A New Method of Fighting Herpesviruses has been discovered

Herpesviridae is a vast family of DNA viruses that cause infections and illnesses in animals and humans alike. Herpesviruses are another name for members of this family. More than 130 herpesviruses have been identified, with some originating in mammals, birds, fish, reptiles, amphibians, and mollusks. Pseudorabies virus, the causative agent of Aujeszky’s illness in pigs, and bovine herpesvirus 1, the causative agent of bovine infectious rhinotracheitis and pustular vulvovaginitis, are examples of animal herpesviruses.

A new study published this week in mBio, an open access magazine published by the American Society for Microbiology, has paved the way for a novel method to combating herpesviruses. The study found that targeting two metal ion-dependent enzymes of human herpesviruses with two drugs, AK-157 and AK-166, can suppress virus replication. The discovery opens up new avenues for the development of anti-herpesvirus agents.

“Many people are familiar with herpes simplex viruses, but there is a family of 9 distinct herpesviruses, including cytomegalovirus (CMV), which causes significant issues in immunocompromised people, transplant recipients, and chemotherapy patients, for example. We need improved therapeutic molecules that can be employed in these really sensitive populations” Dennis Wright, Ph.D., a professor of medicinal chemistry in the University of Connecticut’s School of Pharmacy, was one of the study’s co-authors.

The majority of herpesvirus drug discovery efforts have focused on nucleoside analogs that target viral DNA polymerases. We are exploring a technique that focuses on two-metal-ion-dependent viral enzymes.

Professor Sandra K. Weller

“Right now, the treatment drugs that are available aren’t particularly successful in terms of treating all viruses, and many of them have major dose-limiting toxicities and related side effects.”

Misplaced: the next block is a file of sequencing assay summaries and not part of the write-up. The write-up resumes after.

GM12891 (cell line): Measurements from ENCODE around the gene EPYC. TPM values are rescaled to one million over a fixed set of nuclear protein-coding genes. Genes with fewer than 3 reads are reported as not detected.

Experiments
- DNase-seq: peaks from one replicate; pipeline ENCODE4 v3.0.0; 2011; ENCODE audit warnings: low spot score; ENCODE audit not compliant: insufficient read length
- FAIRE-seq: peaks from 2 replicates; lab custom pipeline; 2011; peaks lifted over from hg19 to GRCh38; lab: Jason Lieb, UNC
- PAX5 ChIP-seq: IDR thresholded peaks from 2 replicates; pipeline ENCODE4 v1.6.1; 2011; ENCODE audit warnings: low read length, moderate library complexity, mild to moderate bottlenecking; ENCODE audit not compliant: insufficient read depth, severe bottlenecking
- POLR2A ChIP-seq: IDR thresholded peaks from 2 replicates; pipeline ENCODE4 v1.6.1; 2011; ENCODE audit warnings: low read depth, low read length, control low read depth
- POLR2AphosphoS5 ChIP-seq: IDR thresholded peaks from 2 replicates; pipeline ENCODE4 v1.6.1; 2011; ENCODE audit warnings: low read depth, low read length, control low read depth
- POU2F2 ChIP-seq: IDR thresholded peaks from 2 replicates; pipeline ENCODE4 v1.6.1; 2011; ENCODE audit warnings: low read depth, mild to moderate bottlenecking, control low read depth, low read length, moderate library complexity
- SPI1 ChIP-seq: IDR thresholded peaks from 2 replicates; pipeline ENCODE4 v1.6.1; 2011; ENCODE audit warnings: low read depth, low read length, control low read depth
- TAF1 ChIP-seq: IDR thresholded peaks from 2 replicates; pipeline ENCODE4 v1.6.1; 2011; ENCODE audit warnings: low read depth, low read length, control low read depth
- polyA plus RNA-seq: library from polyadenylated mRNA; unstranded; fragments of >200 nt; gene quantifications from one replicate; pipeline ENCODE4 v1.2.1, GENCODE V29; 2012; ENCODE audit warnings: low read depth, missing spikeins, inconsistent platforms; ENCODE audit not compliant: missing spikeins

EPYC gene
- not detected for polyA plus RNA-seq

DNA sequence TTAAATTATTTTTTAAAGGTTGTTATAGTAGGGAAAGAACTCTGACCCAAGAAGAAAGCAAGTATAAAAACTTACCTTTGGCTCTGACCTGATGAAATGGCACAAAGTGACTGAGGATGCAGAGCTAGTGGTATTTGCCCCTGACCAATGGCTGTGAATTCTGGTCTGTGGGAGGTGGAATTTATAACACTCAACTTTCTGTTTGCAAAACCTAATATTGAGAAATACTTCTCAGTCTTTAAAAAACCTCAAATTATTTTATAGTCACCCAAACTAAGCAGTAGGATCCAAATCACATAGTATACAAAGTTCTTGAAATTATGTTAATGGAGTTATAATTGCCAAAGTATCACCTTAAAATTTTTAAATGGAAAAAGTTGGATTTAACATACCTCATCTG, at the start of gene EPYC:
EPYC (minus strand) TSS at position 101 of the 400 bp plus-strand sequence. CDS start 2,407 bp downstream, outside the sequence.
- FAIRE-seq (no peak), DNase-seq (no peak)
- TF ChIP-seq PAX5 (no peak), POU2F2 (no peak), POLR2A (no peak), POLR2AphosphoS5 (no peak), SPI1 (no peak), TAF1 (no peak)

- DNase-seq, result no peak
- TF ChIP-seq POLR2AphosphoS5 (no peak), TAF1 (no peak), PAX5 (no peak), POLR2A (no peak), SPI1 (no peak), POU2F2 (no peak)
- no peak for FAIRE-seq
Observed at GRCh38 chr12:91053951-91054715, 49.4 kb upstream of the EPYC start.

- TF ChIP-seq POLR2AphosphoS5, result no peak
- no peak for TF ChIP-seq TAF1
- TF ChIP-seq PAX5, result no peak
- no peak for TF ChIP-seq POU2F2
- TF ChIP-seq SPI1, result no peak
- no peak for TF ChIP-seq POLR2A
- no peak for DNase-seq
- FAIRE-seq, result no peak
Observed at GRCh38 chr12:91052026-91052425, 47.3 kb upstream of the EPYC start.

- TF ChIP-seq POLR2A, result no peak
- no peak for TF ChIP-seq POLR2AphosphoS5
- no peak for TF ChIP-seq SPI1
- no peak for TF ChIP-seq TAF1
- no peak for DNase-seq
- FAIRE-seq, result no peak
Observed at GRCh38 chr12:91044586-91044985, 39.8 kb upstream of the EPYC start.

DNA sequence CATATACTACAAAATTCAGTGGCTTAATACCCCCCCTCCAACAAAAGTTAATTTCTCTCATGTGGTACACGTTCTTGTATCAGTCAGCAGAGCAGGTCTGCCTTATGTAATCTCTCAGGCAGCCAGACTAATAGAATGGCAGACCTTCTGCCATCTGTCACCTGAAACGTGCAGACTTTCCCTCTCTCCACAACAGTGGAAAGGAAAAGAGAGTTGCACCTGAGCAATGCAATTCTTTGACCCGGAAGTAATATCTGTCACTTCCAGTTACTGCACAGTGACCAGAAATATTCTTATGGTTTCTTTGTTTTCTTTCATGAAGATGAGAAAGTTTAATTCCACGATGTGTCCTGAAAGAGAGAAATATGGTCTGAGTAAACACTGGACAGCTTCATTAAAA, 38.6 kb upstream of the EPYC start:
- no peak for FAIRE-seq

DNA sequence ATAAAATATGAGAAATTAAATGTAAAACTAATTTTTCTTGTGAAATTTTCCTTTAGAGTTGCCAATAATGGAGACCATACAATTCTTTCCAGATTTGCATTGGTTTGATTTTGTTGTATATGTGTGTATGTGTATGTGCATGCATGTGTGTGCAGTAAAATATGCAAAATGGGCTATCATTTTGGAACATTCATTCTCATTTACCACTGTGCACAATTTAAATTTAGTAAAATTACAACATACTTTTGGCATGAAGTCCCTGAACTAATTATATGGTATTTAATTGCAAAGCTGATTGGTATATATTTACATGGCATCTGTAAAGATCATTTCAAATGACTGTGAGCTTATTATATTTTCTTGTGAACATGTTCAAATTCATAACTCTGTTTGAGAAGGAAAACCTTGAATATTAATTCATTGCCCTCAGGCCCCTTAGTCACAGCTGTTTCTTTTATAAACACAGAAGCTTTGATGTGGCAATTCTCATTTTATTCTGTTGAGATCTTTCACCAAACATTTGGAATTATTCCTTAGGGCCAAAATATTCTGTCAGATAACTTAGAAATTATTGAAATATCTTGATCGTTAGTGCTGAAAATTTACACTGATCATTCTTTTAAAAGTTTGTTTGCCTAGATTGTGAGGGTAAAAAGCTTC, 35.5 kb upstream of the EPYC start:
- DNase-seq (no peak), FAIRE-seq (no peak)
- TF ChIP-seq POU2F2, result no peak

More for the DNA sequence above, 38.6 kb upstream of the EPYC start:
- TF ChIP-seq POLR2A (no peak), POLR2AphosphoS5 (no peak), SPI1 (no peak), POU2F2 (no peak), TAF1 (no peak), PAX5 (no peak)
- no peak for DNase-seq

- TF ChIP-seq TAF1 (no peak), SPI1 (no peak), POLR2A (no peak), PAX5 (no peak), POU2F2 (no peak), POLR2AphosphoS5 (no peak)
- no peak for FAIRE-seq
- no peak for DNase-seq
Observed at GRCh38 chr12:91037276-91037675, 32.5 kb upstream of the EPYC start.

Ideally, Wright said, there would be a single medicine that would prevent the reactivation of all nine herpesviruses. Sandra K. Weller, Ph.D., a renowned professor of molecular biology and biophysics in the University of Connecticut School of Medicine, found targets that might allow this. She discovered herpesvirus enzymes that require two magnesiums in order for the virus to reproduce.

“The majority of herpesvirus drug discovery efforts have focused on nucleoside analogs that target viral DNA polymerases. We are exploring a technique that focuses on two-metal-ion-dependent viral enzymes” Weller stated.

Study identifies new way to attack herpesviruses

The majority of vertebrates are infected with one or more herpesviruses and will be for the remainder of their lives. The interaction between an immunocompetent healthy host and herpesviruses can be considered amicable at times. Clinically severe diseases, on the other hand, can arise when host immunity is weakened due to aging, during a stress response, during co-infections, or during neoplastic disease circumstances.

Clinical symptoms generated by original infection can differ dramatically from those caused by virus reactivation. Herpesviruses do not survive long outside of a host, therefore transmission usually necessitates close contact. The virus can reactivate in people with latent infection without generating symptoms; in such circumstances, asymptomatic shedding occurs, and people can transmit infection.

The researchers examined the capacity of a panel of chemicals to block particular 2 metal ion-dependent enzymes as well as herpesvirus replication in test tube investigations. HIV integrase inhibitors, the anti-influenza agent baloxavir, three natural products previously demonstrated to have anti-herpes simplex virus (HSV) activity, and two 8-hydroxyquinolones, AK-157 and AK-166, were among the substances evaluated.

All herpesviruses are nuclear-replicating, which means that the viral DNA is translated to mRNA within the nucleus of the infected cell. Infection begins when a viral particle comes into contact with a cell that has specific sorts of receptor molecules on the cell surface. The virion is absorbed and destroyed after viral envelope glycoproteins link to cell membrane receptors, allowing viral DNA to move to the cell nucleus. Within the nucleus, replication of viral DNA and transcription of viral genes occurs.

Infected cells transcribe lytic viral genes during symptomatic infection. Instead, a small number of viral genes known as latency-associated transcript (LAT) accumulate in some host cells. The virus can so remain in the cell (and consequently the host) indefinitely in this manner. Long-term latency is symptom-free, whereas initial infection is frequently accompanied with a self-limited period of clinical disease.

While HIV integrase inhibitors have been shown to limit herpesvirus replication, the researchers discovered that the integrase inhibitors had weak overall anti-HSV-1 effectiveness. However, the researchers discovered that 8-hydroxyquinolones have potent antiviral action against both HSV-1 and CMV, as well as the ability to inhibit one or both of the two metal ion dependent enzymes. This opens the door to the development of dual-targeting agents against herpesviruses.

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